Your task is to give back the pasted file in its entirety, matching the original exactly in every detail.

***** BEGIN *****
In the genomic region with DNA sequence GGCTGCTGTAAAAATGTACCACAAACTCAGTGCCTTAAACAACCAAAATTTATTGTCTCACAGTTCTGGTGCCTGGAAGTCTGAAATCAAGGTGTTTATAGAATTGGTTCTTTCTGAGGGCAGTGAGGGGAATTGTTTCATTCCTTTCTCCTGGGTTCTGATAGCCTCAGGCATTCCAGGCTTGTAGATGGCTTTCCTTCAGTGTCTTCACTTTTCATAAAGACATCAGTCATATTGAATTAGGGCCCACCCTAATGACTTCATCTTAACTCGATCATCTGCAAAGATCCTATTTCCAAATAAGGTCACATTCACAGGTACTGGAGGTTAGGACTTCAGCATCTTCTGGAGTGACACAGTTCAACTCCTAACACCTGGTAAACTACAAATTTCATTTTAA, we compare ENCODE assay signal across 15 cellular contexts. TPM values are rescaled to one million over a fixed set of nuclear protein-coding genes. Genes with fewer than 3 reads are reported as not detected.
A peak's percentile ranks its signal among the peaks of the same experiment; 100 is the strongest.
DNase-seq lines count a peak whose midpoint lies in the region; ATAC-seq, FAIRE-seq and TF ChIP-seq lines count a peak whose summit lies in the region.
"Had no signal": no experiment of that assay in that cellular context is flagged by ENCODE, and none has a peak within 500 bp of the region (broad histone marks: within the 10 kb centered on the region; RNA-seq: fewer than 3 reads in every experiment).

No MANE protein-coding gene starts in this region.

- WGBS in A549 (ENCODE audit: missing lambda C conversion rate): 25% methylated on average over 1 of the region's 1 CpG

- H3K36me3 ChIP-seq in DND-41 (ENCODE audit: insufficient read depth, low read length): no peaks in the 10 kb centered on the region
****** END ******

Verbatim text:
In the genomic region with DNA sequence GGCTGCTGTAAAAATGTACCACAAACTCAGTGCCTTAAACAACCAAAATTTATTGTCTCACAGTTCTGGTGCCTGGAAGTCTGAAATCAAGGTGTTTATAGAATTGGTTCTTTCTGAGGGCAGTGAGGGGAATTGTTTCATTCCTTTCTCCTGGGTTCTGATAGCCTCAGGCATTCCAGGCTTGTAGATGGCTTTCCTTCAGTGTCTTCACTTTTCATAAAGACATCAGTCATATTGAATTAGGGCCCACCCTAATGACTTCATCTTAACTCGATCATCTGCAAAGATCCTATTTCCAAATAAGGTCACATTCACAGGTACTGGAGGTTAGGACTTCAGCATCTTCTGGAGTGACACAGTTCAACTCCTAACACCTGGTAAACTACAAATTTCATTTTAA, we compare ENCODE assay signal across 15 cellular contexts. TPM values are rescaled to one million over a fixed set of nuclear protein-coding genes. Genes with fewer than 3 reads are reported as not detected.
A peak's percentile ranks its signal among the peaks of the same experiment; 100 is the strongest.
DNase-seq lines count a peak whose midpoint lies in the region; ATAC-seq, FAIRE-seq and TF ChIP-seq lines count a peak whose summit lies in the region.
"Had no signal": no experiment of that assay in that cellular context is flagged by ENCODE, and none has a peak within 500 bp of the region (broad histone marks: within the 10 kb centered on the region; RNA-seq: fewer than 3 reads in every experiment).

No MANE protein-coding gene starts in this region.

- WGBS in A549 (ENCODE audit: missing lambda C conversion rate): 25% methylated on average over 1 of the region's 1 CpG

- H3K36me3 ChIP-seq in DND-41 (ENCODE audit: insufficient read depth, low read length): no peaks in the 10 kb centered on the region